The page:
According to him, people here works a lot, many of them still go to school. He said its too much. And he often reminded me that it was not healthy. That if we still want the point about the beautiful and smart women to be true, we must relax more and slow down a bit.


Reason number two: The Old Town.

According to him, was the perfect combination of small and big town.

Small: Because everything you could possibly need is maximum 30 minutes walking distance from the centre. Even a shopping mall, if necessary.

Big town: It is easy to get here by plane and everyone understands English and German language. You already have all you need for a living.


He loved Bratislava and went to walk the Old Town whenever he had a free time. So it happened that during the celebration of my birthday, (really a long time ago) as we moved from one bar to another, we met him close to Roland's fountain. We grabbed him with the crew of bit drunk friends;) and took him to the “tour de bar” with us. No chance to escape once we caught him there. We did laugh a lot. Even then. Always.

If only I knew I'd seen him last time that night, I might have done a lot of things differently.

When I found out that was the last time, I thanked the universe for sending him to walk by the fountain that evening.

Here I am, having a coffee at Mondieu. In the one that used to be Paparazzi before. With a view on the table, where we used to go to eat together. I really miss this. I do miss him and I do miss Bratislava as well. Will plan to visit Bratislava more often.



Summary for you - a truly subjective ranking of top places in Bratislava:

Old Town - always. That table in Mondieu - all year round. 

Summer at Rosnička. 

Summer nights on The Castle with a view of the town lights. The castle used to be open until 2 a.m. in summer. It was nice. 

Sunsets on the castle, all year round.

Kuchajda. First of my favourite places.

We used to live in Dubravka also. Close to the Ice hockey stadium. There was an old shopping centre, such a haunted socialist building. And there was a pub outside this building. Terrible place, but when there was no other place to go for a beer, what can you do? I believe Luvra was its name?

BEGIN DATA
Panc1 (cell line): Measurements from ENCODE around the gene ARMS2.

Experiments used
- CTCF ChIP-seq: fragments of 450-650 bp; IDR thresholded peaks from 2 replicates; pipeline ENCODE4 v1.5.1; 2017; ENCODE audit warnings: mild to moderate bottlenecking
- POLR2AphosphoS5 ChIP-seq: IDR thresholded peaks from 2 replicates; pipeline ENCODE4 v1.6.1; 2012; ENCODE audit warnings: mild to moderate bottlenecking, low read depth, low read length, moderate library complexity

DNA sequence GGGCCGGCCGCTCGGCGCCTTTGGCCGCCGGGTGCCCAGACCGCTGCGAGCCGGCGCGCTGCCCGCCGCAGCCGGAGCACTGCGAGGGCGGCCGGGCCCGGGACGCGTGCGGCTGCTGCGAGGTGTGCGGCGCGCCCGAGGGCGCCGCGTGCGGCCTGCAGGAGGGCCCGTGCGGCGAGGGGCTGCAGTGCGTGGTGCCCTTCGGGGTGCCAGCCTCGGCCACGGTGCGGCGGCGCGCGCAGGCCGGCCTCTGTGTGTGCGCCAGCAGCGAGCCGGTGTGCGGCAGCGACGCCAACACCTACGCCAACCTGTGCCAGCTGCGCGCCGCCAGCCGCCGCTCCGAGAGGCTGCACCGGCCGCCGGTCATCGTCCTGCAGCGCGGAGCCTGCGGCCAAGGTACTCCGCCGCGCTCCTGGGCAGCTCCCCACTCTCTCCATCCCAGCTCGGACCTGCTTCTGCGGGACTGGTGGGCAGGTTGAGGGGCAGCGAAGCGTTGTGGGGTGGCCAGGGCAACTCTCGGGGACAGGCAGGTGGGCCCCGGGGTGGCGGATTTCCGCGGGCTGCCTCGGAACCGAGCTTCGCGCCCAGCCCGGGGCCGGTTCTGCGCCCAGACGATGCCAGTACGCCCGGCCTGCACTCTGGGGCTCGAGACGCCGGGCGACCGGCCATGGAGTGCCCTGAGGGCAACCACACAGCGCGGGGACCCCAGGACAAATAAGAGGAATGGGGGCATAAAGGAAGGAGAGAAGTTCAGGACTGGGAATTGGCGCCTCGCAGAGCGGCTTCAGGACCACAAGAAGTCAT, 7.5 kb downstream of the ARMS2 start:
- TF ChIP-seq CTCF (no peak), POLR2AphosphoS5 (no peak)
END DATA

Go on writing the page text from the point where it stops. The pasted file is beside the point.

Petržalka has never happened to me. Well, it did happen, but just for a few days. Not enough time to fall in love.

Christmas market. I ended up in one job and was advised to take all the left vacation days. So, I was on holiday from December 13 until the end of the year. I lived at Palisády back then. Giving the details: morning without an alarm clock, you wake up around tenth. Nothing for breakfast here. You put second layer to cover your pyjamas - trousers, sweater, jacket, hat. Hood, sunglasses - just to cover yourself fully. Walk down to the Main Square. The smell of warm wine, sausage, roasted chestnuts. You will have breakfast under the Christmas tree - three poppy lokša (sorry, did not find any translation. It’s kind of like potato pancake?), hot tea. After finishing the tea you go back to bed. These were great moments. How Bratislava took good care of me. She brought me everything I could possibly need under my nose. And with a nice smell. Everything under the lights of a Christmas tree.


Bratislava. 9 years and few months. The longest time - Palisady (3 years and a bit), the shortest - Petržalka - 10 days. Together in 6 flats. During that time, 23 flat mates had happened to me.

It is all good. When the relationship to the town is formed through people, it will always be good. People are always "just" people. You cannot “Not like” them. Well, I'm lucky I'm always surrounded by Men M and Women W. And thanks to them you really like the town. Any strange location you ever visited. SO it can happen that you are taught to love Your capital by someone who has nothing to do with Slovakia. And even an ugly cheap pub in the suburbs can remind you of pleasant situations.


The point is - give it a chance. Bratislava - and every other town - is worth it.

Now it’s your turn.

Tell me about the places You really love here:)

If you do not mind me going to see them. Because I will.


Previous posts


"What did you like the most about that island?"

"I do not know, but we've seen everything."


You know how, when you meet someone who visited the same destination you once did, you are immediately closer to him or her as a person? You have just met him now, and after a few minutes the conversation topic went to the movie you both like. Or the place, you have both visited recently. And suddenly, this makes you feel connected or closer in some way.